One criticism of this album is that it takes too much advantage of the abilities of the CD format. With 16 tracks and a running time of almost an hour, it tends to drag a little bit in the middle. This is not because any of the tracks are bad, or boring. But the material could maybe have been edited down to 45 or 50 minutes, thereby making it a somewhat stronger set. There is really no need to mention specific tracks because there are no real standout tracks here, that are better than the rest. But there are no low points either. It is a very even and consistent album with the same sound and quality throughout.

Steve's vocals are much, much better here than they were on his early albums and he even came up with memorable and melodious songs for this album. The lyrics also reflect a more mature Steve Howe and there is certainly no sign of the type of light weight lyrical themes present on most Asia songs.

The guitar work is wonderful as always with Steve and he uses a variety of stringed instruments - including some unusual ones as well giving some tracks a somewhat "exotic" and relaxed feeling, without ever going into New Age territory (as he would do later on during his collaborations with Paul Sutin).

The Grand Scheme Of Things is a great place to start if you want to discover Steve Howe's solo career. Highly recommended for serious Yes fans. Even people (like myself) who were a bit disappointed with previous Steve Howe albums should give this one chance.

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Send comments to SouthSideoftheSky (BETA) | Report this review (#178404)
Posted Tuesday, July 29, 2008 | Review Permalink
Evolver
SPECIAL COLLABORATOR
Crossover & JazzRock/Fusion Teams
3 stars One thing I'll say about Steve Howe, his voice has gotten better since his first solo album, or at least he's learned how to record his voice. He still doesn't have a great lead vocal sound (say what you want about Jon Anderson's sound, but he always puts everything he has into each song), but at least he's listenable.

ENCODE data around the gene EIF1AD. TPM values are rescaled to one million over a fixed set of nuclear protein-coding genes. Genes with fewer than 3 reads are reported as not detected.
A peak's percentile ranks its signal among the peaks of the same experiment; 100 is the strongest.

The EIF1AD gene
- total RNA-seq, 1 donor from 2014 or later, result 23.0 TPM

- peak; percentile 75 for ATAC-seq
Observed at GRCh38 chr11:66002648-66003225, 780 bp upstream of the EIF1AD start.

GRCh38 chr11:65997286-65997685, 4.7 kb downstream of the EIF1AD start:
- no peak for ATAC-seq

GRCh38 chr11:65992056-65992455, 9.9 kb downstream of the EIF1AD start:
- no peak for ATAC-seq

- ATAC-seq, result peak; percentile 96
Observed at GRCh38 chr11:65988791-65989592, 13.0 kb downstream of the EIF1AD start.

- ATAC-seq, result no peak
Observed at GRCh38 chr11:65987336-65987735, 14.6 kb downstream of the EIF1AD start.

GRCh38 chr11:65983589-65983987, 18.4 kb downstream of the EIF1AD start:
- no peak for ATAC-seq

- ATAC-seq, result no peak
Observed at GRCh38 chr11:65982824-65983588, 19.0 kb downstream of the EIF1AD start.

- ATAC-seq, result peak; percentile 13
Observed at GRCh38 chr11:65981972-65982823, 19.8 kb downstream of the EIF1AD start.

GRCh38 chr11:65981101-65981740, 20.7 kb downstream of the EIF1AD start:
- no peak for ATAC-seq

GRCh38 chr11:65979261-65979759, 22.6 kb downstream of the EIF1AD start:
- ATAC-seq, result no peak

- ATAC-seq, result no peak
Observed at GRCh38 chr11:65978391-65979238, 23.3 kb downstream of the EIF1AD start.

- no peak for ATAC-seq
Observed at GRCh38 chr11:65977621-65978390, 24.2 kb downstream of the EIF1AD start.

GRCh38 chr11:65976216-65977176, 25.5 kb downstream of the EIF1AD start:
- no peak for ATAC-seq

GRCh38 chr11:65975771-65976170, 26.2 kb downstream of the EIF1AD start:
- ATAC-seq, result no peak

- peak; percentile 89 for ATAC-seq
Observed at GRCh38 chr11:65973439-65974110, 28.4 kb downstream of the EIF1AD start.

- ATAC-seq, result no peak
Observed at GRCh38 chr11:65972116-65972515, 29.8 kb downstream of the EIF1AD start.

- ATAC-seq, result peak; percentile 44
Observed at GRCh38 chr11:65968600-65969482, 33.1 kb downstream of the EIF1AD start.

This album, while not spectacular, features tasteful, light prog songs, much like most later years Yes. While nowhere near anything like the best Yes, this does provide a nice time, especially for the Yes fan. Howe's son Dylan plays the drums for him, and even though he's no Bruford, or even a White, he does a good job backing up dad.

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Send comments to Evolver (BETA) | Report this review (#267107)
Posted Friday, February 19, 2010 | Review Permalink
Gerinski
PROG REVIEWER
2 stars We all know that when Steve Howe starts to lead-sing it starts raining, and this album is no exception even if he sings a bit better than in Beginnings. I might say that his singing ruins the music but in this case there's not much to ruin anyway, the material being rather weak.

I like the previous Turbulence but here he does not quite hit the mark. It feels like a sort of family album for him, with both his sons Dylan and Virgil playing around.

16 songs so obviously most of them rather short, thankfully because this makes it more easy- going, and the music is very accessible, not complex, and may sound good, but it does not awake any enthusiasm.

Of course we are talking of Mr. Steve Howe so surely there is quality guitar playing and several of the instrumentals (about 50% of the album) are pretty decent, including the The Clap clone "A Valley of Rocks", but the songs with vocals are in general terribly weak and surely we can not say that this is a good album.

For fans and if you find it cheap it's ok for some of the instrumentals.

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Send comments to Gerinski (BETA) | Report this review (#349912)
Posted Saturday, December 11, 2010 | Review Permalink